Rule #1 in advertising is to make products sound less objectionable than they really are, so you’d expect a bottle of something called “Danderine” to be an anti-dandruff medication that probably smelled godawful and burned like hell as you dumped the goo on your flaky scalp. Not at all; for about a half century, Danderine was widely sold, and used as a hair conditioner and styling gel that smelled like aftershave lotion.
In the first years of the 20th century, the company promoted it as a “hair-growing remedy” safe enough for children, such as the manufacturer’s daughter seen in this 1906 Santa Rosa Republican ad. In the 1910s, newspaper and magazine ads portrayed young women with waist-length tresses, and the implied promise that using the stuff would make your hair easier to style in the late Edwardian bouffant fashion. Danderine’s heyday apparently came in the 1920s, with ads that targeted women with shorter, bobbed hair. Danderine was now a “one-minute hair beautifier” that would make your hair “appear twice as heavy and plentiful.”
The “twice as heavy” claim could well be true, after it was used for a few weeks; a 1907 analysis found that about five percent of the borax and glycerin in the formula never evaporated, staying behind in your hair as residue. A later chemical analysis found Danderine was mostly alcohol, with glycerin, boric acid and resorcin (the anti-dandruff part of the formula), salicylic acid (aspirin), capsicum (pepper), and apparently cantharidin, a potentially lethal chemical that’s infamously known as “Spanish Fly.”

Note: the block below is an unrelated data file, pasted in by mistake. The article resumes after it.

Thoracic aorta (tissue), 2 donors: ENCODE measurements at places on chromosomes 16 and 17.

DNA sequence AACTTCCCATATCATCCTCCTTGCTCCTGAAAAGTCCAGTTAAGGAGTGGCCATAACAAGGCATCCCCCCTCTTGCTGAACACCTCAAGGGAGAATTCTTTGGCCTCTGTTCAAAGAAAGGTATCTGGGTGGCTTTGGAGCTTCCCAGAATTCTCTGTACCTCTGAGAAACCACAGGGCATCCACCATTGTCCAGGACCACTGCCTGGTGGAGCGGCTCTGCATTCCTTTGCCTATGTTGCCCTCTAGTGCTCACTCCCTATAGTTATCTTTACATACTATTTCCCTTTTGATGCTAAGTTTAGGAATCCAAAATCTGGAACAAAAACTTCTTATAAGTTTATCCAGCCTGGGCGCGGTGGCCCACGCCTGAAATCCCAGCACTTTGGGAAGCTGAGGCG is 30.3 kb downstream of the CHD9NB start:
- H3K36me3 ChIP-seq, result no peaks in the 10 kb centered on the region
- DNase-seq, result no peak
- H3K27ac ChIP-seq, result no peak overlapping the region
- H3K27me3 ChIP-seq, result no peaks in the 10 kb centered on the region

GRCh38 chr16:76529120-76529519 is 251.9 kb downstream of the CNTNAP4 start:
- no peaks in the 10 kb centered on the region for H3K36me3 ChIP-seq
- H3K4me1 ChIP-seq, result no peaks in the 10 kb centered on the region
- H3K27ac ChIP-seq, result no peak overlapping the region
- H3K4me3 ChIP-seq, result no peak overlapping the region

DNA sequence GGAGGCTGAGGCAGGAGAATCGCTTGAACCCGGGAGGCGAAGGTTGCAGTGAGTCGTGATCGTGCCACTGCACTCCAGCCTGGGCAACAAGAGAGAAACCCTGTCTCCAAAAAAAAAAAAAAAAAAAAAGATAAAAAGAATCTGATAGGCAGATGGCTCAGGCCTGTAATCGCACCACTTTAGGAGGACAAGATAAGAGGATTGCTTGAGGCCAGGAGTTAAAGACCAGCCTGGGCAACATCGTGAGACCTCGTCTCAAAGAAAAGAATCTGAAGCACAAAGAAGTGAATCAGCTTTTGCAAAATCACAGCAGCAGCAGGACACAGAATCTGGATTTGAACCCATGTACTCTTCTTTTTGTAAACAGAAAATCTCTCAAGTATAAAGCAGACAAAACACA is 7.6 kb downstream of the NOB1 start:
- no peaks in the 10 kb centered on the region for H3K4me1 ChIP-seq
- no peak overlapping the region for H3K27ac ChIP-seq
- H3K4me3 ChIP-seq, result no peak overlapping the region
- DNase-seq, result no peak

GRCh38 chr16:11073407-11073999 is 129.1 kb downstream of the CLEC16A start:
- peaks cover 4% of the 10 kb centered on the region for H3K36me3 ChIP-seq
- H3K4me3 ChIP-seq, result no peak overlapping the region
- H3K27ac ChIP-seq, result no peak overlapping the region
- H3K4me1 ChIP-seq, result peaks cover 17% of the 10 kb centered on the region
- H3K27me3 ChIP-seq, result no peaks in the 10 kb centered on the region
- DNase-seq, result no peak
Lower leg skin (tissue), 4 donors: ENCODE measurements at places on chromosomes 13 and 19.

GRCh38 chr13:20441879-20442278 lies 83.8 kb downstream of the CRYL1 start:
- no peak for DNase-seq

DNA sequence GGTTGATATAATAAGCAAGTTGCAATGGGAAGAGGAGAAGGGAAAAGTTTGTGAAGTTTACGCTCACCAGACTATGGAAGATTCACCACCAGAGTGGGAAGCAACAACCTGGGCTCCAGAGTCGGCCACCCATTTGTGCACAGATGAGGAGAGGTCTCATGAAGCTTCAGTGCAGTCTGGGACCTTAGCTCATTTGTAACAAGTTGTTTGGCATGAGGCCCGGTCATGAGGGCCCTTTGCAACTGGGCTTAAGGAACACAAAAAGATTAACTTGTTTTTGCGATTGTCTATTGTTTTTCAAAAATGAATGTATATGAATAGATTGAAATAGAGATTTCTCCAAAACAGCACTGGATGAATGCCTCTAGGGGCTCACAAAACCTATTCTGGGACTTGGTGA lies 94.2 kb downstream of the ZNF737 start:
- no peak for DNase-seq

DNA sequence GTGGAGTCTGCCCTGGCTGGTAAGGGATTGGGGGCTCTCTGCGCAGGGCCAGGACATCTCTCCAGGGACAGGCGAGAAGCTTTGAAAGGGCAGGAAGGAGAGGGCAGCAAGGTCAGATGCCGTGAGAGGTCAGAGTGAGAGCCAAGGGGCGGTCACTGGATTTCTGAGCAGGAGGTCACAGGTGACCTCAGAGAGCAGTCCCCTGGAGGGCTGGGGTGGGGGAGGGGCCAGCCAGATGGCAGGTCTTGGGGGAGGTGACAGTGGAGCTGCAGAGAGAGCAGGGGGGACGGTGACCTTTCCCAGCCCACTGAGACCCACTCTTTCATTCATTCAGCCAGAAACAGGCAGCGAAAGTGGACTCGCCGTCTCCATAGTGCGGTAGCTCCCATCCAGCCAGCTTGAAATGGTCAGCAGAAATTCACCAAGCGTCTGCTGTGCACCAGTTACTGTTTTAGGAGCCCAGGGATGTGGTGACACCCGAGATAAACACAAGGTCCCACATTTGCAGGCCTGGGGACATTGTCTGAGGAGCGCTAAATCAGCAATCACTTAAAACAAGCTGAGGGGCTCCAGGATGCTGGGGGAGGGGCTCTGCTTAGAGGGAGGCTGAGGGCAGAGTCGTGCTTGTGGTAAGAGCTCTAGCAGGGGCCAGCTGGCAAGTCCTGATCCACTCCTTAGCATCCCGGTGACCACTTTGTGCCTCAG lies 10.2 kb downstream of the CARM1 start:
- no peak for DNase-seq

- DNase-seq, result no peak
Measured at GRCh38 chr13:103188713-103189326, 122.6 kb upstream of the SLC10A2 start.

Danderine was so well-known that its advertising claims were repeated like folklore. A 1919 book on public health has the story of a rural Kentucky woman claiming to know someone who hadn’t washed her hair in 28 years, yet “had a beautiful suit of hair that reached clear to her knees… [because] every morning she combed her hair with a large comb which she had dipped in Danderine.”
Danderine was sold at least through the 1940s, and was followed in the later half of the 20th century by “Double Danderine” shampoo, which promised to “kill the [dandruff] germ on contact. “